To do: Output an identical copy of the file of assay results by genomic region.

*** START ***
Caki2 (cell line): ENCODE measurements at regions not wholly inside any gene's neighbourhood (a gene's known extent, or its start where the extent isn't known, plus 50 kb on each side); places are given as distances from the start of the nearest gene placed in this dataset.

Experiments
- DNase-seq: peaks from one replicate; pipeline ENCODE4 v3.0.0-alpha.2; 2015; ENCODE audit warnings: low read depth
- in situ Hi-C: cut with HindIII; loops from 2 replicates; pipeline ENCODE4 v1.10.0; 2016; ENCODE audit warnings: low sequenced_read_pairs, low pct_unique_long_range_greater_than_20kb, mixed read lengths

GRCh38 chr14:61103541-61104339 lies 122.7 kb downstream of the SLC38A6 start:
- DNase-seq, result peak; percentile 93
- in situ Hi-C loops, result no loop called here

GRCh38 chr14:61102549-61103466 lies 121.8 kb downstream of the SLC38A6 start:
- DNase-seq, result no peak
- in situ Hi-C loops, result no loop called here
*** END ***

Caki2 (cell line): ENCODE measurements at regions not wholly inside any gene's neighbourhood (a gene's known extent, or its start where the extent isn't known, plus 50 kb on each side); places are given as distances from the start of the nearest gene placed in this dataset.

Experiments
- DNase-seq: peaks from one replicate; pipeline ENCODE4 v3.0.0-alpha.2; 2015; ENCODE audit warnings: low read depth
- in situ Hi-C: cut with HindIII; loops from 2 replicates; pipeline ENCODE4 v1.10.0; 2016; ENCODE audit warnings: low sequenced_read_pairs, low pct_unique_long_range_greater_than_20kb, mixed read lengths

GRCh38 chr14:61103541-61104339 lies 122.7 kb downstream of the SLC38A6 start:
- DNase-seq, result peak; percentile 93
- in situ Hi-C loops, result no loop called here

GRCh38 chr14:61102549-61103466 lies 121.8 kb downstream of the SLC38A6 start:
- DNase-seq, result no peak
- in situ Hi-C loops, result no loop called here